Many have probably already noticed the pop-up window with the inscription "Information is protected by end-to-end encryption."
Most messengers include this notification when creating a new chat or gaining access to an existing one. But what is end-to-end encryption and why is it needed?
End-to-End Encryption - Definition in Simple Words
Incoming and outgoing calls, audio and text messages, pictures, and videos - all the information in the chat is fully protected by reliable end-to-end encryption. With its help, the data cannot fall into the wrong hands because it is only accessible to two or more participants who are taking part in the chat. This is especially important when transmitting data over open or unreliable networks, such as the internet or public Wi-Fi networks.
The encryption keys are only available to chat participants, so only they can access and continue to interact with each other. Yes, anyone can get a personal encryption code for their individual correspondence with a particular contact or group. To find it, just go to the "Contact Info" menu and then the "Encryption" section. Here, a key will appear in the form of a 60-digit code or QR code that is necessary for activation.
This key is the security code for your data, but only the visible part of it is available for viewing. This is because every message or audio recording is equipped with its own lock/key complex. They do not require additional setup, as the application assigns the code automatically.
Popularization of End-to-End Encryption
Former CIA and NSA employee Edward Snowden revealed in 2013 that the US government was monitoring every call made by users and tracking text messages.
Apple and Facebook were the first giants to offer their users the ability to live a private and secure life online. Since then, end-to-end encryption has been applied almost everywhere.
While encryption is often associated with messaging apps, it is also being adopted by other services such as cloud storage, email, and voice and video calls. End-to-end encryption has gained support from privacy advocates and some tech companies, who see it as a way to enhance trust and security in online communications. However, there are also concerns that encryption can be used by criminals to facilitate illegal activities, such as terrorism or child exploitation. Despite this, encryption remains a vital technology for protecting online privacy and security.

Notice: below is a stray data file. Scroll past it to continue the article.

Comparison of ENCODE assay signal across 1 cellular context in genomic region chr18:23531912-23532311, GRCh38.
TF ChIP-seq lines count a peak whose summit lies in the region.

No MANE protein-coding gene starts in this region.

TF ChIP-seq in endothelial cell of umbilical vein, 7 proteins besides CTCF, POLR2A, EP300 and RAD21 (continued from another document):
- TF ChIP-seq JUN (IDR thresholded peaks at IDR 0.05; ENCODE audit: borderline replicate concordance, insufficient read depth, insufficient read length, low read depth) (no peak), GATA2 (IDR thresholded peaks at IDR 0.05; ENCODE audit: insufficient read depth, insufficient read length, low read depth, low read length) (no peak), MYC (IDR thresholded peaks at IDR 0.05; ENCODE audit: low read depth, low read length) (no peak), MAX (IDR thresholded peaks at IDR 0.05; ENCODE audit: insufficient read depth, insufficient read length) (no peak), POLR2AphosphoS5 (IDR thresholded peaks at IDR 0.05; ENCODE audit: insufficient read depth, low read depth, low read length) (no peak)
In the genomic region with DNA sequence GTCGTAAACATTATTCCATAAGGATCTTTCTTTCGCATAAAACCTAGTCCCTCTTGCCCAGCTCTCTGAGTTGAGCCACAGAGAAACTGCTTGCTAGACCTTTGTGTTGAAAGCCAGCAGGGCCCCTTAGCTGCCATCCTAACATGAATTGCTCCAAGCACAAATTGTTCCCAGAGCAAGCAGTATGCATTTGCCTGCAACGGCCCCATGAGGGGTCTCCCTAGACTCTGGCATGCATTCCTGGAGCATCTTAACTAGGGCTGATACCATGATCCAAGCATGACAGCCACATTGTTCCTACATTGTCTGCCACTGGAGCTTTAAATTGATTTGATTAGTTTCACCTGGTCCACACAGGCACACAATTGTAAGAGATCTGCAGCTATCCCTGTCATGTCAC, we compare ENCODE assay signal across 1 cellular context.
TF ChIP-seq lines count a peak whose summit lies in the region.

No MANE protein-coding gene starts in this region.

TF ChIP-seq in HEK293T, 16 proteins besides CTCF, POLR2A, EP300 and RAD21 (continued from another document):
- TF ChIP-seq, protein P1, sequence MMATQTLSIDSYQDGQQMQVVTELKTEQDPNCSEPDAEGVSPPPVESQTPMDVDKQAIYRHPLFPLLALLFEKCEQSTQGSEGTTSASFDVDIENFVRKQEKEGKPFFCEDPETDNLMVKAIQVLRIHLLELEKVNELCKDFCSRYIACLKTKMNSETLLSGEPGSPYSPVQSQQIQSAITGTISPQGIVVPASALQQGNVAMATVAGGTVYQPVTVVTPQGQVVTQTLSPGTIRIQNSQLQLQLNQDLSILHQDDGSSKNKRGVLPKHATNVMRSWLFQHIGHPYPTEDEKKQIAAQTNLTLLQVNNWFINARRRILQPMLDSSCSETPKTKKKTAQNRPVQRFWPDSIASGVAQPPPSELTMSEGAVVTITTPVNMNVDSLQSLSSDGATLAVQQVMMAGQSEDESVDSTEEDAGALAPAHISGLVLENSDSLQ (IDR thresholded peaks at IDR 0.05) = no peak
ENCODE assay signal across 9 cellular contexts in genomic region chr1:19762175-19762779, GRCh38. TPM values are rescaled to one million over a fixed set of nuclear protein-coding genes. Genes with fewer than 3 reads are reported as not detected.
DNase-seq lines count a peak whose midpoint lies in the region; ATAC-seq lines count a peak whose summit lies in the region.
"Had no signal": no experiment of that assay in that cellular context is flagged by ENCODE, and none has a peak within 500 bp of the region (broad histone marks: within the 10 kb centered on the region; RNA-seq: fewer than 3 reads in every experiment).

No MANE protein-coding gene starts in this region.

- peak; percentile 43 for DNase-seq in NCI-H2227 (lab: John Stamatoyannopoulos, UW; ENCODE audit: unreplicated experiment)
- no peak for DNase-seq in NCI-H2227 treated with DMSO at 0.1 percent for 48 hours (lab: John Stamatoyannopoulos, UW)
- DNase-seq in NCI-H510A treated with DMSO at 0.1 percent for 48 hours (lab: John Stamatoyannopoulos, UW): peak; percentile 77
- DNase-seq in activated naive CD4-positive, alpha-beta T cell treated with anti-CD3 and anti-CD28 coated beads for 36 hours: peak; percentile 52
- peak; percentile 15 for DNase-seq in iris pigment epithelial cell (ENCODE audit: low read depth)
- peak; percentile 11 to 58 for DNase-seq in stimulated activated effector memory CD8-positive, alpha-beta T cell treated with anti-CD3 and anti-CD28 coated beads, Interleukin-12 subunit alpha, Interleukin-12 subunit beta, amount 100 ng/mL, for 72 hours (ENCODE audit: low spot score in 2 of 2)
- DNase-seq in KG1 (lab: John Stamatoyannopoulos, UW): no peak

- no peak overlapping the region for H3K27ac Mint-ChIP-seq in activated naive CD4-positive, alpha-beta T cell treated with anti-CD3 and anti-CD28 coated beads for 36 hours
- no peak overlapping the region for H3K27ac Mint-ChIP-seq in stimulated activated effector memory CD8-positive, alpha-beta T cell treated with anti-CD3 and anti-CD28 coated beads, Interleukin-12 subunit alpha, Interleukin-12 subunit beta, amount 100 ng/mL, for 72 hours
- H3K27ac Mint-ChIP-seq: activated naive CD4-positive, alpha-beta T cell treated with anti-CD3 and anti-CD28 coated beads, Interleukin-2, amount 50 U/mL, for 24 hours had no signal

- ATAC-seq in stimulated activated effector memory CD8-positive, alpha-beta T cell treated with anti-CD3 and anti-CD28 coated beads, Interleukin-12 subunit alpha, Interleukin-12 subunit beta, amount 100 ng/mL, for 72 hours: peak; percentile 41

Does End-to-End Encryption Guarantee Security in All Messengers?
Unfortunately, this is a truly controversial issue. Edward Snowden found in 2013 that Skype had a so-called backdoor, a software that bypasses encryption. Although officially every message on Skype is protected, this doesn't stop them from passing all necessary data from chats to the US National Security Agency.
However, other messengers do care about their users' anonymity. For instance, Telegram already has a function for self-deleting accounts, which means that if a person doesn't use their account for several years, all information including messages will be automatically deleted. This is covered by the "right to be forgotten" law, because if a conversation lasts a long time, some of the information may already be outdated or illegal.
Another security flaw exists in WhatsApp. During a call made through this app, it is easy to determine the user's real IP address. Normally, this should look like a secure scheme, where every message or call in the messenger establishes connections with the company's server, preventing the retrieval of information about the IP address of all chat participants.
The main problem with all messengers is the standard registration process through a mobile phone number. All intelligence services already have access to all phone number databases. In addition, they can send various messages on your behalf, which will not be displayed. To protect yourself, check the activity of your account from other devices. This feature is already available in some messengers and will help you stay safe.